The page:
It’s my second week of planning our 15th anniversary party and I’m getting more excited about it by the day! Have I mentioned that we have FOUR featured authors this year? Mark Doty, Carolyn See, Naseem Rakha, and Alicia Ostriker will all be taking the stage and rocking the mic at our November 1st event. Both Carolyn and Naseem are West-Coast writers, Carolyn here in LA and Naseem in Oregon, while Alicia and Mark are both based in the great Garden State. If I am correct, Mark will actually be joining Alicia as English Department faculty at Rutgers University in the fall, I wonder if they will have a chance to meet before the event. Anyway, it’s exciting to research each author’s background and their different writing styles and subjects. I checked out Carolyn See’s “Golden Days” and “Making a Literary Life” from the Valencia Library the other day, so I’m excited to get started on those. We’ll see what writing advice Guggenheim and Getty Fellowship recipient Carolyn See has to offer me in her nonfiction book “Making a Literary Life.” When I’m not reading books by our authors, calling LA organizations to donate raffle tickets, and inviting hot celebs to our November 1st bash, I’m getting the scoop on the development and publishing aspects of Red Hen. The other day Mark told me all about his latest writing projects and gave me the 411 on sending off writing into the wide world of publishing. First step: Always send a SASE! Second: Write a cover letter! Today Adam taught me a little about development, or, how to get corporate sponsorship, which we are aiming for with this year’s Nov. 1st luncheon. Mainly I’ve been learning that it’s all in the language, that the right wording can go a long way, whether you’re applying for funding or sending off a manuscript to a publisher. Needless to say, the online thesaurus has become one of my most visited websites.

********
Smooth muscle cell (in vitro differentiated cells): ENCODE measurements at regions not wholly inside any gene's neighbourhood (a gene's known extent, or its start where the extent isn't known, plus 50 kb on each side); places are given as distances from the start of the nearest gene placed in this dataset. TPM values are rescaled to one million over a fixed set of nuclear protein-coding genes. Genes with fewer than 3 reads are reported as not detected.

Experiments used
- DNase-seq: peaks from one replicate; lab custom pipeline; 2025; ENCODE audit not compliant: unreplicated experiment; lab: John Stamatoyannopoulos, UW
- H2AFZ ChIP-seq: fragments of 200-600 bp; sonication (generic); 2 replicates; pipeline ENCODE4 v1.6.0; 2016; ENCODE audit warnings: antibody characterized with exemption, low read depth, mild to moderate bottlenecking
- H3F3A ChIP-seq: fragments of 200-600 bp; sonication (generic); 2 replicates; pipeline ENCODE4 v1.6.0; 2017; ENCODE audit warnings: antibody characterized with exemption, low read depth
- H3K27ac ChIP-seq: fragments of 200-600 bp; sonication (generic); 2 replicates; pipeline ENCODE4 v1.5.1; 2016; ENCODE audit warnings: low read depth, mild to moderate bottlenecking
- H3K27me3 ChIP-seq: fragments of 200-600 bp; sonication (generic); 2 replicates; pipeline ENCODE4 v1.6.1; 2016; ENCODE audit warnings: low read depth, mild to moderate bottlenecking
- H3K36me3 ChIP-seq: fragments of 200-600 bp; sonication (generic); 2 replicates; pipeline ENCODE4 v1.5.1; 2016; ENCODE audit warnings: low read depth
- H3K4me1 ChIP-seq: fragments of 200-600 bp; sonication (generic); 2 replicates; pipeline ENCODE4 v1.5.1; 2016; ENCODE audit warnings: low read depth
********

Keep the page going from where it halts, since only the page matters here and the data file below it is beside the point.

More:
Red Hen Press
Short Story Award
for publication in The Los Angeles Review
Deadline: June 30, 2009
Judge: Judith Freeman
Established in 2001, in celebration of the new century and a new tradition of literature, this award is for an original short story with a maximum of 25 pages. Submission is open to all writers and themes. This year’s judge is Judith Freeman.
Award is $1000 and publication of the awarded story by Red Hen Press in The Los Angeles Review. Entree fee is $20 for two stories, 25 page limit. Please include your name on the cover sheet only. Send SASE for notification. Entries must be postmarked by June 30.
Red Hen Press
Attn: Short Story Award
P.O. Box 3537
Granada Hills, CA 91394
Past recipients of the Red Hen Press Short Story Award
“Jane Rose and Her Fairy Tale Feet”
by Jim Moore
by Sandra Worsham
“Shimmer off a Spoon-Faced Moon”
“Where I Am Now”
Awards are open to all writers with the following exceptions:
A) Authors who have had a full length work published, or a full length work currently under consideration by Red Hen Press.
B) Employees, interns, or contractors of Red Hen Press.
C) Relatives of employees or members of Red Hen’s executive board of directors.
D) Relatives or individuals having a personal or professional relationship with any of the final judges where they have taken any part whatsoever in shaping the manuscript, or where, for whatever reason, selecting a particular manuscript might have the appearance of impropriety.
Procedures and Ethical Considerations
To be certain that every manuscript finalist receives the fairest evaluation, all manuscripts are submitted to the judges without any identifying material. Bios, acknowledgments, and other identifying material are removed from judged manuscripts until the conclusion of the competition.
Red Hen Press does not use students or interns as readers at any stage of its competitions.
Red Hen Press is committed to maintaining the utmost integrity of our awards. Judges shall recuse themselves from considering any manuscript where they recognize the work. In the event of recusal, a manuscript score previously assigned by the Managing Editor of the press will be substituted.
For more information please contact us: